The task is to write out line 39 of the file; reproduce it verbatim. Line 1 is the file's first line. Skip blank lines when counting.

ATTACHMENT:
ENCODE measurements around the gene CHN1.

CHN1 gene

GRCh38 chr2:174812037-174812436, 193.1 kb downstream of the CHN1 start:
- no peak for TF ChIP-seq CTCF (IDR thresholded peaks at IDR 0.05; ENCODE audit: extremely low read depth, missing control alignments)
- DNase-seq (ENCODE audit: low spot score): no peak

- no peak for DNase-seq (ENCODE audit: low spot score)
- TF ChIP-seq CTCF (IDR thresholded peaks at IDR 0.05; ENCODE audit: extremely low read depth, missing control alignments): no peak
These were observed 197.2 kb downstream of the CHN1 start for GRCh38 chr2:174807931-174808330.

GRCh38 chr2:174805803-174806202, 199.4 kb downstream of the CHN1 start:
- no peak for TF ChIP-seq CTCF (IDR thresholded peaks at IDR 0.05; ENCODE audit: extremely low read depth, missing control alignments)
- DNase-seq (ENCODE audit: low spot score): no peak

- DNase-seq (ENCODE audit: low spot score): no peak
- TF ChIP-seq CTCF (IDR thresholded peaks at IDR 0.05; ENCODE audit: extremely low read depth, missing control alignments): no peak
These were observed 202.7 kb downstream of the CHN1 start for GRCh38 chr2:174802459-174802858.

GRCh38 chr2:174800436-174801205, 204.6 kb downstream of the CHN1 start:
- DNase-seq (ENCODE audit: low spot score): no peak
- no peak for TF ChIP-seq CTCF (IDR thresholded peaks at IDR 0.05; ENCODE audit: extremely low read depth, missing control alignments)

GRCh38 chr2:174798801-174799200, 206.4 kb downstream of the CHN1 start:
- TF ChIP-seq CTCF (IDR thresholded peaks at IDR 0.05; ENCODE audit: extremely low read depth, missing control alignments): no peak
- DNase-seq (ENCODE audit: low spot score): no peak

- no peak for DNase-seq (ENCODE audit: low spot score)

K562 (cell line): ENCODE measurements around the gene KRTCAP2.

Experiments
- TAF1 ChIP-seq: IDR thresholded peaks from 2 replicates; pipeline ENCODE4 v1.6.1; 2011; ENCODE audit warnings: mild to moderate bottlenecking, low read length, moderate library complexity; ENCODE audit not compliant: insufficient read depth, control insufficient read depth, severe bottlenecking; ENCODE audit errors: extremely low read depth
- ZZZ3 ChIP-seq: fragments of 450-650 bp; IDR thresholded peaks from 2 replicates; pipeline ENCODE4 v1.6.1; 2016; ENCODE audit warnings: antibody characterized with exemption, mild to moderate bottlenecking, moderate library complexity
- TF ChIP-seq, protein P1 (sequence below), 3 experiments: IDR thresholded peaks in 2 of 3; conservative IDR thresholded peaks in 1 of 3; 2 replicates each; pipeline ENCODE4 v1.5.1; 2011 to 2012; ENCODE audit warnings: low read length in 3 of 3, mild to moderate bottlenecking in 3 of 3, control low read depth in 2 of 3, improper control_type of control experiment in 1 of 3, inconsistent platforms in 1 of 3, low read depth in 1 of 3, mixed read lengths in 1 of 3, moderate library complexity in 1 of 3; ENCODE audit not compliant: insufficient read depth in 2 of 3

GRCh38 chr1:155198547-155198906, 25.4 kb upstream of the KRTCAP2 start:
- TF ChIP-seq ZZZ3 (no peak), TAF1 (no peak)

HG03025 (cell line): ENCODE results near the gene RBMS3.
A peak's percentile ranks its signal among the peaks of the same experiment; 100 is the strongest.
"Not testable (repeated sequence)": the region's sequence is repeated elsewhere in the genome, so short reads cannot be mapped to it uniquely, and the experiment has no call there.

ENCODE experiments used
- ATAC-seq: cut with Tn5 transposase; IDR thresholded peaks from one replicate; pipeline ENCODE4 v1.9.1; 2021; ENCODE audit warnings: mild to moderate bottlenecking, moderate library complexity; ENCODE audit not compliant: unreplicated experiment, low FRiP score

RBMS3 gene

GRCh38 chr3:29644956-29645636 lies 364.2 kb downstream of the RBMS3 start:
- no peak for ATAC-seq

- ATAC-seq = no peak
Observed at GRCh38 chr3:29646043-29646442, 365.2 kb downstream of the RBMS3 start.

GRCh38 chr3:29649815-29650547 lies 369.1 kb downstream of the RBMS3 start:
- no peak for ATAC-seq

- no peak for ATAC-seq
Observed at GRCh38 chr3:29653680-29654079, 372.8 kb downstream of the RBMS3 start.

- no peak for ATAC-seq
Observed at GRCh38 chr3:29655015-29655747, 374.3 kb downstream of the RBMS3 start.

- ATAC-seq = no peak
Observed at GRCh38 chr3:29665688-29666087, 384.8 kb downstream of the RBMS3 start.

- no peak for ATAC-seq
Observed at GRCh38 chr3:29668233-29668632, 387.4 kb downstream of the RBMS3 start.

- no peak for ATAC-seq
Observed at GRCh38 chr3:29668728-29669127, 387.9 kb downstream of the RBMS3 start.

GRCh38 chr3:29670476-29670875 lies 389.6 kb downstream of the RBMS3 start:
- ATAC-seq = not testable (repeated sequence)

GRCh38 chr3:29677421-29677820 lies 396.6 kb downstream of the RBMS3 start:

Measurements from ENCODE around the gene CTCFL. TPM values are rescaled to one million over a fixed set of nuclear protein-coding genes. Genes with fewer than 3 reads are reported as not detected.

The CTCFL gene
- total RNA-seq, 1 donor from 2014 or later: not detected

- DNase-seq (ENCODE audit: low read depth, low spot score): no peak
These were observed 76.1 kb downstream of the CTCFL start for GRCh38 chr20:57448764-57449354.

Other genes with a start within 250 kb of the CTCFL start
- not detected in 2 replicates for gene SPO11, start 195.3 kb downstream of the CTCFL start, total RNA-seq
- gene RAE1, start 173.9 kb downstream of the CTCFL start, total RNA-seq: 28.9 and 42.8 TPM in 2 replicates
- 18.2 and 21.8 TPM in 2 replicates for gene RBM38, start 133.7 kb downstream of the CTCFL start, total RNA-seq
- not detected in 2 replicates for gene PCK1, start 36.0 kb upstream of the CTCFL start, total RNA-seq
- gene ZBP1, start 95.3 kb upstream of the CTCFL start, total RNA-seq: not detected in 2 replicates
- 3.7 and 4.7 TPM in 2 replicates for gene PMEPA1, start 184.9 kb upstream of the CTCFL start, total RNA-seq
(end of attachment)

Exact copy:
GRCh38 chr3:29649815-29650547 lies 369.1 kb downstream of the RBMS3 start: